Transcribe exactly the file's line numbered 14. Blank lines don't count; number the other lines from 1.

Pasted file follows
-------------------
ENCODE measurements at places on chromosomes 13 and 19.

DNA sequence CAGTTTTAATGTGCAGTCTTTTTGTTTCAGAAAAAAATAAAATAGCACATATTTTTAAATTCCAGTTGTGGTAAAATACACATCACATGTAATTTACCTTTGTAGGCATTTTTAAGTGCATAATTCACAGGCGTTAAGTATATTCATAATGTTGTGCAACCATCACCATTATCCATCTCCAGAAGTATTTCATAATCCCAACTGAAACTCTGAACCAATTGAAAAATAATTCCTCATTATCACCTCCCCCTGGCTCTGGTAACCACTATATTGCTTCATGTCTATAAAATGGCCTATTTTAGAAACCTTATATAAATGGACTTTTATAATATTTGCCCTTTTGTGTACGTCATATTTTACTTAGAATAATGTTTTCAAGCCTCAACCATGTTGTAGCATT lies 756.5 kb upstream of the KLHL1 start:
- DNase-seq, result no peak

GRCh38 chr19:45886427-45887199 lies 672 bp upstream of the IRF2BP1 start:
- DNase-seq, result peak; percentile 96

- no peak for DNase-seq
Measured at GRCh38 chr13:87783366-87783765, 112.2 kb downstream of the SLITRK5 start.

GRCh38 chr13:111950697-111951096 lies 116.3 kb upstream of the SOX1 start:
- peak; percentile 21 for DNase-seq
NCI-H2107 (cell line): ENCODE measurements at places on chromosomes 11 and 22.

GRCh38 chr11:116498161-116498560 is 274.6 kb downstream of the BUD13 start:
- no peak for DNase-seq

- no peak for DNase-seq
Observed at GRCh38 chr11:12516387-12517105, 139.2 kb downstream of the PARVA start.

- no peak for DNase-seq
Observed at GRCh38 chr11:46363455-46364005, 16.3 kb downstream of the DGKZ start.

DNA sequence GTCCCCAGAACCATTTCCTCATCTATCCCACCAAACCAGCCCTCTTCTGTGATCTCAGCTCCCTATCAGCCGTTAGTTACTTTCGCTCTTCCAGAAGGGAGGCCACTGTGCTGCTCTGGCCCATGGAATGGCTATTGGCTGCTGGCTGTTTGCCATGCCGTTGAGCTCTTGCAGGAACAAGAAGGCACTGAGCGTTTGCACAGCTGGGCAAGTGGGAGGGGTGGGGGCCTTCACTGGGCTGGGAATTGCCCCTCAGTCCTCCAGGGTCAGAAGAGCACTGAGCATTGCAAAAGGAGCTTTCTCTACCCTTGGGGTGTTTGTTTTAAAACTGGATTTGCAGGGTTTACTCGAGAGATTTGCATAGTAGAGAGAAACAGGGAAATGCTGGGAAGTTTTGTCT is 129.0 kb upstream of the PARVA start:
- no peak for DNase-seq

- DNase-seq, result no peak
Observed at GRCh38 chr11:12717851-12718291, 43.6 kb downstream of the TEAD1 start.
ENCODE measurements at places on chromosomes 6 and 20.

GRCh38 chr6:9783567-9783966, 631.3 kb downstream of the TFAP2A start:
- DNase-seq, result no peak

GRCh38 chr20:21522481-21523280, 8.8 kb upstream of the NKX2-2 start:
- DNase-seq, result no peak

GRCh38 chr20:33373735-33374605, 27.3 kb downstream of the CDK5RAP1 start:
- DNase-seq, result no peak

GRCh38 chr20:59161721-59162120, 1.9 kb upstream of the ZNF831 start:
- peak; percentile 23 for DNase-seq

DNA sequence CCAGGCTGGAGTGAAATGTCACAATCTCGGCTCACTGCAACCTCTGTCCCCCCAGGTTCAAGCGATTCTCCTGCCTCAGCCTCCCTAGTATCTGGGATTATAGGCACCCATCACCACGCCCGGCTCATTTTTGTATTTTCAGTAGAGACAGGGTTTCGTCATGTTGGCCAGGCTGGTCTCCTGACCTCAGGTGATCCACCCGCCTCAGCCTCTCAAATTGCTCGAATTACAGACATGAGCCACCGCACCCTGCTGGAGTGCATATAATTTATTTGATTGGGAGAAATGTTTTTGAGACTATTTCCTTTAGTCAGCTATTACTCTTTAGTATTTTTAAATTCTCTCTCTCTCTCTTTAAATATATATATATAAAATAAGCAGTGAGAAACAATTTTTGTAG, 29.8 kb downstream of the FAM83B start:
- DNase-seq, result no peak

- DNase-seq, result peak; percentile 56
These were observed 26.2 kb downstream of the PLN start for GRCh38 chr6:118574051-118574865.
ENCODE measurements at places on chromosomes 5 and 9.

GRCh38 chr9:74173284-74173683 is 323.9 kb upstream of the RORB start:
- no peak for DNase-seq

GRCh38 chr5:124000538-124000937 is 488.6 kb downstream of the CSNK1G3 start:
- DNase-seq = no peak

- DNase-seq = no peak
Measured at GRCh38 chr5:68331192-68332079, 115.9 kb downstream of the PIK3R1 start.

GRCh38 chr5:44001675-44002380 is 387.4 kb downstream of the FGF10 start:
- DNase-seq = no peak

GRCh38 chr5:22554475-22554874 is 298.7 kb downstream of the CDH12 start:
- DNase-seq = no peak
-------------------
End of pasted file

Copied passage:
Observed at GRCh38 chr11:12516387-12517105, 139.2 kb downstream of the PARVA start.